Under Oklahoma’s initiative, Medicaid providers are recruited to participate in Reach Out and Read, provided with training, and offered program support and assistance to improve the quality of the wellchild visit. Oklahoma encourages developmental screenings during well-child visits by supplying providers with Ages & Stages Questionnaires (ASQ) in English and Spanish11 and providing training on how to use these screening tools.12 Participating providers are trained to incorporate an age appropriate, culturally sensitive new book during the exam, which the child keeps. The book is used by the provider as a tool for assessment and anticipatory guidance. Providers also use the book to survey the child’s gross and fine motor skills, cognitive and speech milestones, and to observe parent/child interactions. Providers model reading the book to the child and emphasize the importance of language and development skills to parents.13 The initiative is implemented in partnership with the University of Oklahoma College of Medicine’s Department of Pediatrics.14 The Oklahoma Health Care Authority has an interagency agreement with the University of Oklahoma, and a university pediatrician serves as the lead. The university contracts with Reach Out and Read as a vendor and provides regular program reports to the state. State officials meet regularly with both entities to get program updates and monitor progress.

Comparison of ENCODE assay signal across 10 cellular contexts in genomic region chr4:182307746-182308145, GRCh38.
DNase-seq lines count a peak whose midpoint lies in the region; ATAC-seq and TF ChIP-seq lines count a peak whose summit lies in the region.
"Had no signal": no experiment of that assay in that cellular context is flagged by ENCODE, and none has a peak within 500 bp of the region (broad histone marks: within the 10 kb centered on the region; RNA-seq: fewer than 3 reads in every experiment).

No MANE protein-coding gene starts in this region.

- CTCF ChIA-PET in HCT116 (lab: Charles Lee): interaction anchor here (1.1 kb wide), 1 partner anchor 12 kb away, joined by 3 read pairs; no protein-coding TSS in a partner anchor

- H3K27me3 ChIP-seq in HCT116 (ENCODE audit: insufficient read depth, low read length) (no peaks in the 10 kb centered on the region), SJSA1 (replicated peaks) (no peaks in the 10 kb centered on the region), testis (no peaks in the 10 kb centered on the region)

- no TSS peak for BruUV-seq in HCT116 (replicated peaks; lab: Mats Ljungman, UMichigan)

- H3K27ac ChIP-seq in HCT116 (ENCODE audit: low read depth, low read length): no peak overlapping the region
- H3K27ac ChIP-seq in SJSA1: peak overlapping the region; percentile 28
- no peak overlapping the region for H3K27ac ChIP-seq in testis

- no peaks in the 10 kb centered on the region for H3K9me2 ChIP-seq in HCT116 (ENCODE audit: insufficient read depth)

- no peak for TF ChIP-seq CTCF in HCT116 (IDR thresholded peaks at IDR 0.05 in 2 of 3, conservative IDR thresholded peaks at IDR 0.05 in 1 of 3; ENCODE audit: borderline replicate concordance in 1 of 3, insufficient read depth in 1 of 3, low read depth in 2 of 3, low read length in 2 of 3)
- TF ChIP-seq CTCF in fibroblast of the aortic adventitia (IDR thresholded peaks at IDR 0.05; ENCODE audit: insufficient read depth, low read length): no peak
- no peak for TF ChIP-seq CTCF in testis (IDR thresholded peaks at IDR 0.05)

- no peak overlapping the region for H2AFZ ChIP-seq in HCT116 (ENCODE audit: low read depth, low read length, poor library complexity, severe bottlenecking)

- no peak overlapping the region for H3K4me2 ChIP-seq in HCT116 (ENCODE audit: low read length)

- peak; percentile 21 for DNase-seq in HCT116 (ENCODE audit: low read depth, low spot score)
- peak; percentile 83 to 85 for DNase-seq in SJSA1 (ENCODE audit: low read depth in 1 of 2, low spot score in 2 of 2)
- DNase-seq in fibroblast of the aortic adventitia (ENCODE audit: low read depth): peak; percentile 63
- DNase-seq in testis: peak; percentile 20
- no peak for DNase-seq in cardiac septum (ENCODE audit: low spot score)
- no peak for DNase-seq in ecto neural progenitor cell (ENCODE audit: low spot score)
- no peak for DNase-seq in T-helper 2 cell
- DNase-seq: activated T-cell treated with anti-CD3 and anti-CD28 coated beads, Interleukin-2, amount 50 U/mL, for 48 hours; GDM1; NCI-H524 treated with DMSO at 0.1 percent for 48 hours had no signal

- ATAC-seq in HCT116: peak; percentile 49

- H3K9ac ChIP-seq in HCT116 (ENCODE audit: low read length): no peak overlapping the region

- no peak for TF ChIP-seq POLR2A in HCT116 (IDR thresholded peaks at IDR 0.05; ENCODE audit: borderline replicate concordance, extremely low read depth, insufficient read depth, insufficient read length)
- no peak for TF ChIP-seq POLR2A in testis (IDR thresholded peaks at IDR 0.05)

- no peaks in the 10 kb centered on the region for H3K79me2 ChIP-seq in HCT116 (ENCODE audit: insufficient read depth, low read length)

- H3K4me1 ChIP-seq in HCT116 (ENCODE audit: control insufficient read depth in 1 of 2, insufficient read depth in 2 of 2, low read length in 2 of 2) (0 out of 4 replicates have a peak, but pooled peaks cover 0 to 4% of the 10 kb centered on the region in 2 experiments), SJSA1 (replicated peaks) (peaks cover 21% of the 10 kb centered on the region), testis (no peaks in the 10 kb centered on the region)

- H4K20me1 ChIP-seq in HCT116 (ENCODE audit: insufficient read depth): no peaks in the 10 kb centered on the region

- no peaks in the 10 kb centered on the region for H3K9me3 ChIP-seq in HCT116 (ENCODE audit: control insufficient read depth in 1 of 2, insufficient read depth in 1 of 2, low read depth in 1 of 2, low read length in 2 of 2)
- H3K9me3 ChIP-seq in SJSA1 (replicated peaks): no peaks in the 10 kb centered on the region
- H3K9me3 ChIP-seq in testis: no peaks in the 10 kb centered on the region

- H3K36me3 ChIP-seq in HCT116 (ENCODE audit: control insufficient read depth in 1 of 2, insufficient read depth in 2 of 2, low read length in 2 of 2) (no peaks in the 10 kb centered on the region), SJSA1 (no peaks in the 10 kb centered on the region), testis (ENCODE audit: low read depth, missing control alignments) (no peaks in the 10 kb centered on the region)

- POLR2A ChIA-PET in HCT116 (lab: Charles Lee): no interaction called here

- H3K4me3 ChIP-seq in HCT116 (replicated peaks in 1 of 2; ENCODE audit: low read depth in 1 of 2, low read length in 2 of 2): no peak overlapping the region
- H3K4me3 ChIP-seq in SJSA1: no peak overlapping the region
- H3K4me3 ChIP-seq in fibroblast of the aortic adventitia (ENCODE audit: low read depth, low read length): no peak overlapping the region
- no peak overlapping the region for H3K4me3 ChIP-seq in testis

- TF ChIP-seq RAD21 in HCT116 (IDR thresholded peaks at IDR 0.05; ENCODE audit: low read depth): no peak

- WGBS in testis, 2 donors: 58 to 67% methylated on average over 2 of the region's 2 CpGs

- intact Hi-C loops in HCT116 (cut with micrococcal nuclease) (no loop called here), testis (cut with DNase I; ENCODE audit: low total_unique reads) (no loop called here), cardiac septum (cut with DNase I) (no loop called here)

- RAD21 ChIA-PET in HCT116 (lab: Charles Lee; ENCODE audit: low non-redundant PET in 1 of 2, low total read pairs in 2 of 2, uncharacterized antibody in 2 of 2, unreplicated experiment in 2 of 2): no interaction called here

The provider outreach and training are funded through an HSI,15 which allows Oklahoma to use a portion of its unused CHIP administrative dollars to fund the program. The program’s estimated budget for federal fiscal year 2019 is $101,400. The federal share was estimated at $98,024 and the state share at $3,377.16 The University of Oklahoma provided the state match.17
States use an HSI to advance public health goals and provide direct services.
- The initiative must improve low-income children’s health up to age 18 who are eligible for CHIP and/or Medicaid, although HSIs can serve children regardless of income in addition to lowincome children.
- As of January 2019, 73 HSIs had been approved in 26 states.
- HSIs are funded using CHIP administrative funds. After funding benefits and administrative costs in their CHIP programs, state agencies that administer CHIP can use any remaining funds within the 10 percent cap on administrative expenditures to develop an HSI.
- Expenditures for approved HSIs are matched by the federal government at the applicable CHIP matching rate as long as the state’s administrative and HSI costs stay within the 10 percent limit.
- The funds must not supplant or match CHIP federal funds with other federal funds or allow other federal funds to supplant or match CHIP federal funds. States should work collaboratively with the Centers for Medicare & Medicaid (CMS) as they design their initiatives to avoid this complex issue.
- Learn more about HSIs that states are implementing with NASHP’s interactive tool.
- For more HSI information, see the CMS January 2017 FAQs.
To date, Oklahoma has achieved these outcomes for the collaborative initiative:18